APPENDIX: Observance of Financial Sector Standards and Codes—Summary Assessments and Factual Updates
This FSSA Update mission focused on a reassessment of financial sector stability conditions in Iceland, production of a new BCP assessment, and factual updates of the various ROSCs that were assessed in the initial 2000-01 FSSA report. The mission visited Reykjavik from April 1 to April 10, 2003, and included Mr. Paul Kupiec MFD (Mission Head), and Mr. Tuomo Malin of Finland’s Financial Supervision Authority, an expert on banking supervision. The mission met with the authorities at the Central Bank of Iceland (CBI), the Financial Supervisory Authority (FME), officials from four commercial banks, a savings bank, the Iceland Stock Exchange, The Housing Financing Fund (HFF), two pension funds, The National Debt Agency, the Ministry of Commerce (MIC), and accounting experts.
On May 27, 2003, two of Iceland’s five commercial banks were joined in a merger.
A significant share of the profits of the bank posting the highest return was generated by divesting part of a recently merged firm.
The largest savings bank’s profit was boosted by a one-time tax effect.
Mortgages secured by residential property are subject to a 50 percent risk weight.
The proposed revisions in the New Basel Accord will lower the risk weights on residential mortgages.
Additional foreign currency borrowings by the HFF must be set in accordance with yearly national parliamentary budgets, but the size of these exposures is not limited by law or regulation.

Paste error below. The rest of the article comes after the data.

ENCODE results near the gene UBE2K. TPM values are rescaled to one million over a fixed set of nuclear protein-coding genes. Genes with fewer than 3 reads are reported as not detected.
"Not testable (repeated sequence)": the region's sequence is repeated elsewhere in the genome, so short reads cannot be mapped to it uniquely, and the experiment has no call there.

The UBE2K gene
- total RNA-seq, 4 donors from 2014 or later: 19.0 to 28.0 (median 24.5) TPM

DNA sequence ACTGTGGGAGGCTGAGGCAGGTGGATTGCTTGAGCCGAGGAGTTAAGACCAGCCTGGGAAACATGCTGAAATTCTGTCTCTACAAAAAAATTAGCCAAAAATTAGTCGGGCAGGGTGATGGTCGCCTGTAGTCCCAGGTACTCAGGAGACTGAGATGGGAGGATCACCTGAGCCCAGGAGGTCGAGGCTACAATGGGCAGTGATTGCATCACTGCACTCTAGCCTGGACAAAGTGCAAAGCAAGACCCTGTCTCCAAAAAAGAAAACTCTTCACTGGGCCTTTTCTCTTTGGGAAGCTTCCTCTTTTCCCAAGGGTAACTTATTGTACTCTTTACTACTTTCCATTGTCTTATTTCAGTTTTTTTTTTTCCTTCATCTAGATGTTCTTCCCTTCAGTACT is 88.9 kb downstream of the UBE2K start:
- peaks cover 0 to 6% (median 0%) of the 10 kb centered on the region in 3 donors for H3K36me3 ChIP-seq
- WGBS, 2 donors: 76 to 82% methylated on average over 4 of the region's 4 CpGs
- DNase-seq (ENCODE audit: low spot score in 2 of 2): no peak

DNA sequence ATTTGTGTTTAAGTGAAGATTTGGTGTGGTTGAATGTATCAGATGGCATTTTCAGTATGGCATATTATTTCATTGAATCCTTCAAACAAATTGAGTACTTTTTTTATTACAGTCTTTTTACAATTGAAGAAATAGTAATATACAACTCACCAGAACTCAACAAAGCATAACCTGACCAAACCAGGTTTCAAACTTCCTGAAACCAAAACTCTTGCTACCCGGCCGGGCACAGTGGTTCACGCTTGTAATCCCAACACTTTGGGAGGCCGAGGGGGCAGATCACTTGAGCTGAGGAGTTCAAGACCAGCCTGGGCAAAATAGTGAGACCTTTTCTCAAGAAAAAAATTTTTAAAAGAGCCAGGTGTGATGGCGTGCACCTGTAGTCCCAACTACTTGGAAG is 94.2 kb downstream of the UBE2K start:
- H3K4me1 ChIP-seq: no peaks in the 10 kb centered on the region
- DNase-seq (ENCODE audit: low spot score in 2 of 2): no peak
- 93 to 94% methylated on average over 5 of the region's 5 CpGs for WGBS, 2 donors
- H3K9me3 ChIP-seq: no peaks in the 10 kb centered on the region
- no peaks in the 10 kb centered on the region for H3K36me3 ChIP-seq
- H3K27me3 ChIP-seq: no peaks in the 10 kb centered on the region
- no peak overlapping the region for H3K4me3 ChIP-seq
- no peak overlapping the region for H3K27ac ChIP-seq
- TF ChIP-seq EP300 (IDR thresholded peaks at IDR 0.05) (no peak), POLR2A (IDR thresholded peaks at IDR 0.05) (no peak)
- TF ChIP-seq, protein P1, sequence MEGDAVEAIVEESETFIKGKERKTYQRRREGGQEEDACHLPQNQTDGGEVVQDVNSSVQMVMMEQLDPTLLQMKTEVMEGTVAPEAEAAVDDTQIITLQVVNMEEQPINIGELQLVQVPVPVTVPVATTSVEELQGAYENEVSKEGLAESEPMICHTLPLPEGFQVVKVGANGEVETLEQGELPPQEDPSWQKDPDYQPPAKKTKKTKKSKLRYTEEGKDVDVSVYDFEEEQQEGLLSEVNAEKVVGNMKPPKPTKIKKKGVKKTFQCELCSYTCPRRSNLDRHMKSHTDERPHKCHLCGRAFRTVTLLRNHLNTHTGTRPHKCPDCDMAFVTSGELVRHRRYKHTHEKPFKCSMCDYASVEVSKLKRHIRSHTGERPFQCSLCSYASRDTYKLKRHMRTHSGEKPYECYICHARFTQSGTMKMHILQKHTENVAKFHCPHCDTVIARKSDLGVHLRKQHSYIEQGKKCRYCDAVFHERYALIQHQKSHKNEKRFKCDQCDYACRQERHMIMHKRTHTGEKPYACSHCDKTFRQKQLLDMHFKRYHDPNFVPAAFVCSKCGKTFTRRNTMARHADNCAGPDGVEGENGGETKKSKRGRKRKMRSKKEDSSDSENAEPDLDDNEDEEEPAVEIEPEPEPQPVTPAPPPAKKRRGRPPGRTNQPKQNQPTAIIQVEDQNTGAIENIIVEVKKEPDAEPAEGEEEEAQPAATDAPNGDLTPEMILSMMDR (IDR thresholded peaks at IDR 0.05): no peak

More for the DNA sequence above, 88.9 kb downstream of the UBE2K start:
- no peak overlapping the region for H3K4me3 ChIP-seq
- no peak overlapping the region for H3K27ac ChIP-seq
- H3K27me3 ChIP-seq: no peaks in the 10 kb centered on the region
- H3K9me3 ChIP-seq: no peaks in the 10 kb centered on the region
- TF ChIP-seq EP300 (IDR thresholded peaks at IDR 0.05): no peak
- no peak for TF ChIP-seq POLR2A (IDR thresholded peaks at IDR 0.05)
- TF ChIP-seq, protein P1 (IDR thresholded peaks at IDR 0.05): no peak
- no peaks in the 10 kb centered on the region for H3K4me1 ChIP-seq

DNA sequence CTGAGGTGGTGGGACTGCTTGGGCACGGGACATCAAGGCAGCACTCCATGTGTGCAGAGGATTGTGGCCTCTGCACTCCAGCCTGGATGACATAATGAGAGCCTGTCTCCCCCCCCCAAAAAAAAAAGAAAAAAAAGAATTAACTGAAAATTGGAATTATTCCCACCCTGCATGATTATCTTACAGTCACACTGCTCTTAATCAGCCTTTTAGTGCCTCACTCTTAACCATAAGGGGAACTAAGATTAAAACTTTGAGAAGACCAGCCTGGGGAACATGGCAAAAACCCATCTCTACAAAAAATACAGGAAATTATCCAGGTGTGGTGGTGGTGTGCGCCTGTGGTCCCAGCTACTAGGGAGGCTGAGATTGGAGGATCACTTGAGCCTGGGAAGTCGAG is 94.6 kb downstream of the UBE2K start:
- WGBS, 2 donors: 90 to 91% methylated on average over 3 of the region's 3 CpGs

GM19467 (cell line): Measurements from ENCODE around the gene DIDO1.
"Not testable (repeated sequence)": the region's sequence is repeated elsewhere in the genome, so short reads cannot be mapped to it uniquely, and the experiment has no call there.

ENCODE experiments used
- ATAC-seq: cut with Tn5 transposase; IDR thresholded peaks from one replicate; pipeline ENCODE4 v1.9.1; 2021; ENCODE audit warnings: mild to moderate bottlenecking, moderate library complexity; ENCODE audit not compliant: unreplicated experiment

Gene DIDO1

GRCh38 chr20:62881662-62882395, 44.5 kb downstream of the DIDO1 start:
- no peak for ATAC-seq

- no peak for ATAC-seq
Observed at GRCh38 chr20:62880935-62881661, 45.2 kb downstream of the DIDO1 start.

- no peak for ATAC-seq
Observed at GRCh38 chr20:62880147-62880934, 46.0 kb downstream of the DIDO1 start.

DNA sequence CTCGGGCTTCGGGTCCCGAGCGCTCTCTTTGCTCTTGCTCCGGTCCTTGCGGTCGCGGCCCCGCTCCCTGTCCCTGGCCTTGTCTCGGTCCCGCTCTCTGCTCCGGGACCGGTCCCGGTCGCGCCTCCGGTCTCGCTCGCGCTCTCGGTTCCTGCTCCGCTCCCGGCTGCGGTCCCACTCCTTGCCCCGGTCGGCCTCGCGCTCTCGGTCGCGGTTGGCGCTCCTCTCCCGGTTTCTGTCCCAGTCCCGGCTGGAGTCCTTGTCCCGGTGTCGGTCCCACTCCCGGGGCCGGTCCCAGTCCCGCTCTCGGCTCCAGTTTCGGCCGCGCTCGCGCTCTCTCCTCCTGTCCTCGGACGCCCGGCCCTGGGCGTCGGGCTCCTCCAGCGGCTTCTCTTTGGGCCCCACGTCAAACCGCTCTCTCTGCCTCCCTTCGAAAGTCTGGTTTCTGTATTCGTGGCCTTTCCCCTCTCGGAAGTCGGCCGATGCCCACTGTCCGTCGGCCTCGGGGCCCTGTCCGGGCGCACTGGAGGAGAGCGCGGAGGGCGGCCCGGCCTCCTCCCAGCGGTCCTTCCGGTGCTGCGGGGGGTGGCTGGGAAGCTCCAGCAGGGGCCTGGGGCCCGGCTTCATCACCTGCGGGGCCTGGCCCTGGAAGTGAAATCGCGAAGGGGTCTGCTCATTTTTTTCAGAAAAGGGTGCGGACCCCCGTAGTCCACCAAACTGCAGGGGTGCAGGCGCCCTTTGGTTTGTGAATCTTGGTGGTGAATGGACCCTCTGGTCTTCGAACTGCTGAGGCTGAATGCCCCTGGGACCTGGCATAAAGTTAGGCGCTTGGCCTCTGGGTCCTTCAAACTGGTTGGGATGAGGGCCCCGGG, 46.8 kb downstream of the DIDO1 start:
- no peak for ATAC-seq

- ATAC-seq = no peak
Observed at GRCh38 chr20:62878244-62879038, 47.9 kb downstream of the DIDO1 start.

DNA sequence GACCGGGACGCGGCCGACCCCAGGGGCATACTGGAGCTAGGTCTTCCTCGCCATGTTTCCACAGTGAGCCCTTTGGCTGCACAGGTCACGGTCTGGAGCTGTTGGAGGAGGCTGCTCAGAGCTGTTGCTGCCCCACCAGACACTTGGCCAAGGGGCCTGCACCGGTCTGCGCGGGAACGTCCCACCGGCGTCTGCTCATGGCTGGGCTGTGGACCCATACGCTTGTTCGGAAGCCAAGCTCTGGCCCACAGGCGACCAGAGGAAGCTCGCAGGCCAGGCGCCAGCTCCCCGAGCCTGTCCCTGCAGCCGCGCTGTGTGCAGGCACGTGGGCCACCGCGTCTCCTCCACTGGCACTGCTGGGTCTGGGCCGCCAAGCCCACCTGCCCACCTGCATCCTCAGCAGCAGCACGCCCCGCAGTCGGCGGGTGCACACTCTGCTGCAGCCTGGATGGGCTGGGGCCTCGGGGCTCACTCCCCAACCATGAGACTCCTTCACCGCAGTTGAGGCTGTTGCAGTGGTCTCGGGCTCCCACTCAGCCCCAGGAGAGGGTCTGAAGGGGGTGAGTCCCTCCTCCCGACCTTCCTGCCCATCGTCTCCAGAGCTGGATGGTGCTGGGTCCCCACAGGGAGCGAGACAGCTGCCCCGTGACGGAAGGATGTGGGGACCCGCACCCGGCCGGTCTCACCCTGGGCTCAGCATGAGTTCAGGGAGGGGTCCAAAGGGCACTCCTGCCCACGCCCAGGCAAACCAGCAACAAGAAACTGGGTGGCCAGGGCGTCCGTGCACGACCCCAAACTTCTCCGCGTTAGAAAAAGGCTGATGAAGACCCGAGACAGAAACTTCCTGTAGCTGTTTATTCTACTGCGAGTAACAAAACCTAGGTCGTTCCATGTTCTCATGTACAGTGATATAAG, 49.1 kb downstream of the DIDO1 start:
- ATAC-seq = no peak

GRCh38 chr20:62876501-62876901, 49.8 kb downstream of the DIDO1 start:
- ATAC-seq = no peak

There is no price index for unlisted shares. These shares reportedly are heavily weighted toward small technology and biotechnology companies. Unlisted shares are illiquid and have lost significant value in recent years.
Solvency margins represent the difference between the sum of a fund’s net asset value (bonds are accounted for at historical costs) and the net present value of future premiums, and the present value of current and future actuarial pension obligations. The difference is expressed as a percentage of the present value of the fund’s liabilities. If the difference is in excess of 10 percent, or 5 percent for five consecutive years, the pension fund must alter its articles of association and change contribution rates and/or current and future planned member benefits in order to return the fund to a proper prudential balance (0 deficit).
There are also over 200 foreign firms that are licensed to transact business in Iceland under EEA agreements.
Of the firms that have reported 2002 results (all the large firms), one life insurance company has a solvency ratio below 1.25, and the firm with a solvency ratio of 1.23 in 2001 significantly improved its position. The Ministry of Industry and Commerce (MIC) retains insurance licensing powers.
The assessment was made by Mr. Tuomo Malin of the Financial Supervision Authority of Finland in April 2003.